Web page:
I am looking at the ten of you, sitting there, in various slouchy positions.  You are teens.  You are living in a covid world.  I only see half your face and I only get that for half the time.  When you are home, you are a name in a black box, except for the brief “I have to take attendance and make sure that you aren’t someone else” moment when we all log in.  

We watch a whole thing on Generation Z.  I put it into some context.  I talk about seeing the world through your eyes.  About the need to see the world through your eyes.  I pleaded with you to find your voice, to be your voice, to use your voice.  I forgive your silence because these masks block more than just a virus.

I give you your “You-Do” list, wait for any questions, and then send you into our workshop. I wait for the writing to begin.  I wait for the tap tap tapping of the keys.  I wait for the buzz of quiet conferencing.  Instead I hear…

“Can we go outside again for another mask break?”

“When is this due?”

“I bet I can use that poem from last year!”

“Where is the list of articles?”

“Can we go outside again for another mask break? Please?”


Thank god you can’t see my face.  You would see the tension building in my jaw and my lips pressed into a thin line, holding back my words.  You would see my vitriol.  My judgement.  I am angry.  You are not doing your job!  I have given you my kinda brilliant mini-lesson on voice and I have connected the definition of Generation Z with the current writing portfolio project, “Taking a Stand.”  I have made it relevant and just challenging enough to stretch your minds without putting anything out of reach.  I am doing my job.  

Thank god you can’t see my face.  What are you hiding behind those masks?  What are you missing?  What do you need?  I am grateful for the face covering.  I am grateful for the imaginary distance that is greater than six feet.  I am grateful for the restraint I am pulling from somewhere deep within me.  

I am quiet.  I let you find your way to  quiet.  Some of you do, eventually, start to write.  Some of you will write later.  Some of you will never write.  

In a few weeks, I will see the writing.  I will gasp out loud at the insight and I will berate myself for the many (many!) grammatical errors that found their way into your final pieces.  Some of you will surprise me with what you complete and some of you will surprise me with what does not get completed.  I will be repeatedly surprised by how little I know you.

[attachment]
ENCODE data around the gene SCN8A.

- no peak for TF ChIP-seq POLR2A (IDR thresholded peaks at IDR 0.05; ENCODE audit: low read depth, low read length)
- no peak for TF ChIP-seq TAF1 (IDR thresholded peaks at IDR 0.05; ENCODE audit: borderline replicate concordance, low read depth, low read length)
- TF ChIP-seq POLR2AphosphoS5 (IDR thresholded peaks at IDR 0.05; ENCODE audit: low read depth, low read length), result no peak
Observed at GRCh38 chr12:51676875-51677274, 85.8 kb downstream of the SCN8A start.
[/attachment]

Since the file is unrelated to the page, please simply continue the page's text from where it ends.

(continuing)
9 thoughts on “Failure

  1. So much here. Your post is very real – about engagement, and inspiration, and effort, and being upset, and things that are common in teaching at any time. But this sentence – “…these masks block more than just a virus” – take these concerns into a new realm. I am touched by your honesty. I am sure your students are, too.

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  2. It’s so interesting to me that you titled this “failure”, because I thought what you shared at the end–how you know that there are going to be kids who surprise you with what they write–shows how you’re reaching kids, even when they make it hard to know that you’re reaching them. I love your use of repetition in your writing here, especially the “Thank god they can’t see my face” and the “I am quiet. I let you find your way to quiet. Some of you do, eventually, start to write. Some of you will write later. Some of you will never write.” I wish I could send you over some chocolate (my cure-all on a hard teaching day).

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  3. I love reading your posts. I relate to this post so much. Your word choice and voice in your writing makes it so vivid! I have had very similar days with my students as you had today.

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  4. The entire time that I read your post, I thought about my Monday. I failed terribly on Monday. Kids weren’t prepared for literature circles and in two book groups, the discussion was flat and choppy. I wondered if it would be different if all of the kids were in school, but I’m not so sure. I feel your words and the emotions that come with them.

    PS – I can’t stand when the hoods are pulled up because with the masks I can only see eyes. I like seeing all of the faces of the students (even with the masks).

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  5. Your ending really resonated with me. “I will be repeatedly be surprised by how little I know you.” There are students I worry that I wouldn’t be able to pick out on the street since they’re only seen over a monitor from the forehead up. This year has just been hard on so many levels, and one of the biggest challenge is the ways our relationships with students have been hampered. We’ve spent so long managing ourselves and our students with six feet of masked separation that we’ve lost some of the connection that helps us know them…at least in the way we used to. “I let you find your way to quiet.” Beautiful. May tomorrow be a better day.

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